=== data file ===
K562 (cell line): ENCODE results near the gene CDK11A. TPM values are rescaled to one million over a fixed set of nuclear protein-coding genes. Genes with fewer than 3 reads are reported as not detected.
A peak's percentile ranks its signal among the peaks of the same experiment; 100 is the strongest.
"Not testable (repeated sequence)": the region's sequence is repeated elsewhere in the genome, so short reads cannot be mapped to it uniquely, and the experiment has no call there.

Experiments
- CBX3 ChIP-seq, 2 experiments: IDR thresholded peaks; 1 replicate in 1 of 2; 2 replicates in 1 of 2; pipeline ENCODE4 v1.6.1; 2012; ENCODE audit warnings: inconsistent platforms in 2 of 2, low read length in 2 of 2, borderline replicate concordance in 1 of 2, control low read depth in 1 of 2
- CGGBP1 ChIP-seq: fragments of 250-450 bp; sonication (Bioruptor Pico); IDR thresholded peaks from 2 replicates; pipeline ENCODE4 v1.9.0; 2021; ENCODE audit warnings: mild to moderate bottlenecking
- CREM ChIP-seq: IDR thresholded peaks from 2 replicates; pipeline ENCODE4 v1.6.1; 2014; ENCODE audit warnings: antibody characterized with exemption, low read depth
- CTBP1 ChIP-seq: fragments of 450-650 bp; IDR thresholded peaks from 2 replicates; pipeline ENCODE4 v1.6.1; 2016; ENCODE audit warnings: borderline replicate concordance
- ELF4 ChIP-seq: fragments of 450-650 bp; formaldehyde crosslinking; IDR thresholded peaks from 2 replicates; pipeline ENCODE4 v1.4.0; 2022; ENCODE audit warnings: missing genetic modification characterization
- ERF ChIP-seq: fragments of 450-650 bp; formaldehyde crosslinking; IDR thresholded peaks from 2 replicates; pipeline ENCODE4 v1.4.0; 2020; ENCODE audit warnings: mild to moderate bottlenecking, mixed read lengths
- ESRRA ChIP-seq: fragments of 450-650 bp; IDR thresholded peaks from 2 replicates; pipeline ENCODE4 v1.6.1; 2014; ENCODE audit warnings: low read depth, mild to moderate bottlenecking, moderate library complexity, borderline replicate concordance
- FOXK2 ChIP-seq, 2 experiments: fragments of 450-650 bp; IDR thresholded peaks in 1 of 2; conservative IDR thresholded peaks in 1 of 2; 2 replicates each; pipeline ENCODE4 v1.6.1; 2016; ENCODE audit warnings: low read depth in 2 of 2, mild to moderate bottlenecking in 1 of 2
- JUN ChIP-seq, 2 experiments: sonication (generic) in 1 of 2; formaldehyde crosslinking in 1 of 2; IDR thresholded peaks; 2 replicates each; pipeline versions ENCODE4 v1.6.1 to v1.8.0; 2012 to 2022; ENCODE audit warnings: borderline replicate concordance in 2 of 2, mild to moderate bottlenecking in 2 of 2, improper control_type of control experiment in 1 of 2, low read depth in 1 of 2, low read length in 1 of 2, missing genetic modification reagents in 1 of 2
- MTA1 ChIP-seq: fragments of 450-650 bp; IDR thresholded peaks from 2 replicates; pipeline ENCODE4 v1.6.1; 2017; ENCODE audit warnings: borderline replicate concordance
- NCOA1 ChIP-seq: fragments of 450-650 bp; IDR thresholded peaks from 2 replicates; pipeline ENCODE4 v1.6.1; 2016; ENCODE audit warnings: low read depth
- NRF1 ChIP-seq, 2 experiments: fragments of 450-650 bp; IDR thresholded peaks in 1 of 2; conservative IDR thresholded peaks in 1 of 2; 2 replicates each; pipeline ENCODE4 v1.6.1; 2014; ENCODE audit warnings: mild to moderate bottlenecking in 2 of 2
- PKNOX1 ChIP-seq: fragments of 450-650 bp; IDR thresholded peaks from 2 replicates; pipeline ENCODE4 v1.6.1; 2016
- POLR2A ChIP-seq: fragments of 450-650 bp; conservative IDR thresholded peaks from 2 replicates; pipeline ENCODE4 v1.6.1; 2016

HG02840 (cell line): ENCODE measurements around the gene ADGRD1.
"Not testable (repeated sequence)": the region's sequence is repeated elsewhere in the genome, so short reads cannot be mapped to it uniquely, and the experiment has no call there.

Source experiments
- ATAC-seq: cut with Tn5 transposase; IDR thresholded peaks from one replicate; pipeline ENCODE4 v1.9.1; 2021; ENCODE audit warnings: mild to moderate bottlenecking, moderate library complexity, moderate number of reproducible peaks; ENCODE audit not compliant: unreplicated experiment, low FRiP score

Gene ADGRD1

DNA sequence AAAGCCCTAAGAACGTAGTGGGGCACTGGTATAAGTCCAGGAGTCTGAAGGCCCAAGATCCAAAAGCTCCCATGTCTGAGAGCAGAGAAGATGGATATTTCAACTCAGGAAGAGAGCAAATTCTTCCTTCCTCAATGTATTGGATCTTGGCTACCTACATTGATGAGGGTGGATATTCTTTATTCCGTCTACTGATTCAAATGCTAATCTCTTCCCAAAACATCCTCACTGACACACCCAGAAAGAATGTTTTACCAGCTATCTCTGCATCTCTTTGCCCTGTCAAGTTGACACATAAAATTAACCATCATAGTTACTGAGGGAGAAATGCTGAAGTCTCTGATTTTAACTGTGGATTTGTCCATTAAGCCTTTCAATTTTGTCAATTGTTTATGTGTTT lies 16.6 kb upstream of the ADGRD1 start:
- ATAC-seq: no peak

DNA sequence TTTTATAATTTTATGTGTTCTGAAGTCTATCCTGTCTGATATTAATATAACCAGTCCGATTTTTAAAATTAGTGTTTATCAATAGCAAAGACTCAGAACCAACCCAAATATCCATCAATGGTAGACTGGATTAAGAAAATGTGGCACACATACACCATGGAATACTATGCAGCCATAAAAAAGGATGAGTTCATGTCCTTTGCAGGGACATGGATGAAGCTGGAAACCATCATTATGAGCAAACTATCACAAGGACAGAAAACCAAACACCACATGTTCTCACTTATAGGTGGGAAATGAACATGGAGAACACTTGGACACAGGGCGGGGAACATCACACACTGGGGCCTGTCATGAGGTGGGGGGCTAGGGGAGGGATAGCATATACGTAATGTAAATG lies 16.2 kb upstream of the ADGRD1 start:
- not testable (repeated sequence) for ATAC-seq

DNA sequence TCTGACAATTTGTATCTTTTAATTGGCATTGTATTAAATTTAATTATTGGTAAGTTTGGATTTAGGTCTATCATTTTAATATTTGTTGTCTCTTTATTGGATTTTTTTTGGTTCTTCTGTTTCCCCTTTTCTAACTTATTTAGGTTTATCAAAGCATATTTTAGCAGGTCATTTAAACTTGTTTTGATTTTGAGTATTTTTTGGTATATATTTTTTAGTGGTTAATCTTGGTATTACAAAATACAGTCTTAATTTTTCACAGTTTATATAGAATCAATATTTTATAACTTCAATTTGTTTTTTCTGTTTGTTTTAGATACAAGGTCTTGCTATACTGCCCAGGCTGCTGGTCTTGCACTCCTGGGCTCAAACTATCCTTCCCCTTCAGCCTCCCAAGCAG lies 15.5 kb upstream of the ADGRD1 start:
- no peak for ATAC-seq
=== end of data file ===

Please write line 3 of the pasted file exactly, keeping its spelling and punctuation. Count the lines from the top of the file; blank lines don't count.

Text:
"Not testable (repeated sequence)": the region's sequence is repeated elsewhere in the genome, so short reads cannot be mapped to it uniquely, and the experiment has no call there.